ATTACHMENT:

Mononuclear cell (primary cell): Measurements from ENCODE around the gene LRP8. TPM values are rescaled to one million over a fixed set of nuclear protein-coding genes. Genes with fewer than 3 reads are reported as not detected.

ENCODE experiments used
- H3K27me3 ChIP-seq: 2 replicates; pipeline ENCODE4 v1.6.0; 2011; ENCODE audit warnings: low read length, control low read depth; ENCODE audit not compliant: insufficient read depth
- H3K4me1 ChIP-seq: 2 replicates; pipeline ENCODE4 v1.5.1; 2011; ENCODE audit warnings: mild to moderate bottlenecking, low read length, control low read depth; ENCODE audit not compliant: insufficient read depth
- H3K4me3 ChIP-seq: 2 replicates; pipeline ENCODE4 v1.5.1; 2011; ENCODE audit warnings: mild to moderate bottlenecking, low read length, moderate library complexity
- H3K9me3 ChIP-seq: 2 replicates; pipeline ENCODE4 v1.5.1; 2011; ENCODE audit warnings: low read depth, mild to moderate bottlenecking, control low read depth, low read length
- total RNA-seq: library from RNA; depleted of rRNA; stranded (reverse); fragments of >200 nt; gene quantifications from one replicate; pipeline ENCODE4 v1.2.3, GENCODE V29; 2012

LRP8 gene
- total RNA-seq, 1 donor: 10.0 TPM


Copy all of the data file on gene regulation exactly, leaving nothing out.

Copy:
Mononuclear cell (primary cell): Measurements from ENCODE around the gene LRP8. TPM values are rescaled to one million over a fixed set of nuclear protein-coding genes. Genes with fewer than 3 reads are reported as not detected.

ENCODE experiments used
- H3K27me3 ChIP-seq: 2 replicates; pipeline ENCODE4 v1.6.0; 2011; ENCODE audit warnings: low read length, control low read depth; ENCODE audit not compliant: insufficient read depth
- H3K4me1 ChIP-seq: 2 replicates; pipeline ENCODE4 v1.5.1; 2011; ENCODE audit warnings: mild to moderate bottlenecking, low read length, control low read depth; ENCODE audit not compliant: insufficient read depth
- H3K4me3 ChIP-seq: 2 replicates; pipeline ENCODE4 v1.5.1; 2011; ENCODE audit warnings: mild to moderate bottlenecking, low read length, moderate library complexity
- H3K9me3 ChIP-seq: 2 replicates; pipeline ENCODE4 v1.5.1; 2011; ENCODE audit warnings: low read depth, mild to moderate bottlenecking, control low read depth, low read length
- total RNA-seq: library from RNA; depleted of rRNA; stranded (reverse); fragments of >200 nt; gene quantifications from one replicate; pipeline ENCODE4 v1.2.3, GENCODE V29; 2012

LRP8 gene
- total RNA-seq, 1 donor: 10.0 TPM